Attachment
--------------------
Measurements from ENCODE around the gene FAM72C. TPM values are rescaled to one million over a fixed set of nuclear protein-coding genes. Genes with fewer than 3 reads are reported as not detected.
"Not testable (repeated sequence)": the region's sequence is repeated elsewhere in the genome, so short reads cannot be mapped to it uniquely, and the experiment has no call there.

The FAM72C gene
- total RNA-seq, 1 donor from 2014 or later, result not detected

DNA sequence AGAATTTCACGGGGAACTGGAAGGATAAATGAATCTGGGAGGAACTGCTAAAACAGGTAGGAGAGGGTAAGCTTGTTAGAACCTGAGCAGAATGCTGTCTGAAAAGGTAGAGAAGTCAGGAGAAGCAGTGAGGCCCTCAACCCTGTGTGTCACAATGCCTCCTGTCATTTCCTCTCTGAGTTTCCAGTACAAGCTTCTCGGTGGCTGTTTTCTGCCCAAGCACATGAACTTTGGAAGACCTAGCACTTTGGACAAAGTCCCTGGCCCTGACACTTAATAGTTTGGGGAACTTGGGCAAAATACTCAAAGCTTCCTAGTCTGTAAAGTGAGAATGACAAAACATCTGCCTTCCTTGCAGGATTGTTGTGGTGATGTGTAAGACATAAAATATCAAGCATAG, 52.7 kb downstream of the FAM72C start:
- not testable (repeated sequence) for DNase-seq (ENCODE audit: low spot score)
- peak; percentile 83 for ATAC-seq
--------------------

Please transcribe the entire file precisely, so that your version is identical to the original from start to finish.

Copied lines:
Measurements from ENCODE around the gene FAM72C. TPM values are rescaled to one million over a fixed set of nuclear protein-coding genes. Genes with fewer than 3 reads are reported as not detected.
"Not testable (repeated sequence)": the region's sequence is repeated elsewhere in the genome, so short reads cannot be mapped to it uniquely, and the experiment has no call there.

The FAM72C gene
- total RNA-seq, 1 donor from 2014 or later, result not detected

DNA sequence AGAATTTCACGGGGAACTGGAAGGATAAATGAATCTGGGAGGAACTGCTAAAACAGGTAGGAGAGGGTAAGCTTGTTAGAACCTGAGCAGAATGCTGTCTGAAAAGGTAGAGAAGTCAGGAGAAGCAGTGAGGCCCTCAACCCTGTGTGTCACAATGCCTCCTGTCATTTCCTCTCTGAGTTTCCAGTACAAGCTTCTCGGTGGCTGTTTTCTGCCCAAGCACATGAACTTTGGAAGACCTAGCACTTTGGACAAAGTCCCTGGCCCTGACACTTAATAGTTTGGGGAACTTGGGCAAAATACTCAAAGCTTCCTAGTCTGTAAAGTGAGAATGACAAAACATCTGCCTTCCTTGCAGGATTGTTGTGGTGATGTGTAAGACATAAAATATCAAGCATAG, 52.7 kb downstream of the FAM72C start:
- not testable (repeated sequence) for DNase-seq (ENCODE audit: low spot score)
- peak; percentile 83 for ATAC-seq